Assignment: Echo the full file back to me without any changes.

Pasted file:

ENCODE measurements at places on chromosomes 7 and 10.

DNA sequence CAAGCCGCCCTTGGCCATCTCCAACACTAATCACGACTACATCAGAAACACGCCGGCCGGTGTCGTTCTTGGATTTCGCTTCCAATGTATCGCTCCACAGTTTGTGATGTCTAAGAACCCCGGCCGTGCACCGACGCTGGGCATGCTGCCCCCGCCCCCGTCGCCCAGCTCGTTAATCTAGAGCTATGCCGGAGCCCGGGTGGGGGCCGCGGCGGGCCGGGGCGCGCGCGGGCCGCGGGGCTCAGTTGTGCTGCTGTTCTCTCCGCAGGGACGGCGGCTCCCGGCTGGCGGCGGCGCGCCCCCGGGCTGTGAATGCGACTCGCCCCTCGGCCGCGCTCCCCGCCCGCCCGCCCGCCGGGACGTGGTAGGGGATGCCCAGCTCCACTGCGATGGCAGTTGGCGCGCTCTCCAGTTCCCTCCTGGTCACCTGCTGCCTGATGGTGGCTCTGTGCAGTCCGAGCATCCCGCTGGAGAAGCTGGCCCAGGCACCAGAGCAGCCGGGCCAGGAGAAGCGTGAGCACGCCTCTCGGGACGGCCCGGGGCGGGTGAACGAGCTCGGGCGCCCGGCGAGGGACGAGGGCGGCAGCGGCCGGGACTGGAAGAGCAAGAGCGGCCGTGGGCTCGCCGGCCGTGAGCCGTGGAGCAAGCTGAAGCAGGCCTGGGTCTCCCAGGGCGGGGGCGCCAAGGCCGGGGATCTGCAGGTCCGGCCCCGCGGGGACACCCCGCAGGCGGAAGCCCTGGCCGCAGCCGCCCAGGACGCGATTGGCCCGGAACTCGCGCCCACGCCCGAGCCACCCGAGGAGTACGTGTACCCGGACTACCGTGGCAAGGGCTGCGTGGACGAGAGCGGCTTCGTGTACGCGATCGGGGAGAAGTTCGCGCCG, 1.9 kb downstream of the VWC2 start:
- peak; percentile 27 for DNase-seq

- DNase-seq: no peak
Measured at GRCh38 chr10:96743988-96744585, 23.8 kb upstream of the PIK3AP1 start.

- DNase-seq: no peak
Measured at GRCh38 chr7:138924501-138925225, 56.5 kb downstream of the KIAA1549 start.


ENCODE measurements at places on chromosomes 7 and 10.

DNA sequence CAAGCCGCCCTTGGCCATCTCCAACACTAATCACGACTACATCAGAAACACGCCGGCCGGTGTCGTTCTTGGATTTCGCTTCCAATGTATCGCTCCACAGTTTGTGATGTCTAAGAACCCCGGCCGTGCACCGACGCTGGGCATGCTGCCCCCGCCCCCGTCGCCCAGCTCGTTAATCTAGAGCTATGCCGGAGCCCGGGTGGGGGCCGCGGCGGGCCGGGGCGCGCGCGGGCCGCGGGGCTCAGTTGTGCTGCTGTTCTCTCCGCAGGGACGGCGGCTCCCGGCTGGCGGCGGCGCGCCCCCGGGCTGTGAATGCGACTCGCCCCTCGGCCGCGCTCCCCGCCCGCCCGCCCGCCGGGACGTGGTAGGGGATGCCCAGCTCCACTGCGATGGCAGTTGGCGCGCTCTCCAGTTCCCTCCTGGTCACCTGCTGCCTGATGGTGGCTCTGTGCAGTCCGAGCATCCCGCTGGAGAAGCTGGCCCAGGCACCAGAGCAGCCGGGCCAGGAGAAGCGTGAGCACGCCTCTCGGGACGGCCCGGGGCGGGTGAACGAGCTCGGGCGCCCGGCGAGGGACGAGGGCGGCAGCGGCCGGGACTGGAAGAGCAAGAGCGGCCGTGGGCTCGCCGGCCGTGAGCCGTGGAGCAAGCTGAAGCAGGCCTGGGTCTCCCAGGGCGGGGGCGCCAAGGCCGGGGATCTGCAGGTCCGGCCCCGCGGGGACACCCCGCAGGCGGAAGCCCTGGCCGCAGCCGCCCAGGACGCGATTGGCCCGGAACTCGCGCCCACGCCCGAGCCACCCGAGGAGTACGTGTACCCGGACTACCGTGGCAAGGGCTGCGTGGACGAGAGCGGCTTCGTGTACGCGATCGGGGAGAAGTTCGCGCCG, 1.9 kb downstream of the VWC2 start:
- peak; percentile 27 for DNase-seq

- DNase-seq: no peak
Measured at GRCh38 chr10:96743988-96744585, 23.8 kb upstream of the PIK3AP1 start.

- DNase-seq: no peak
Measured at GRCh38 chr7:138924501-138925225, 56.5 kb downstream of the KIAA1549 start.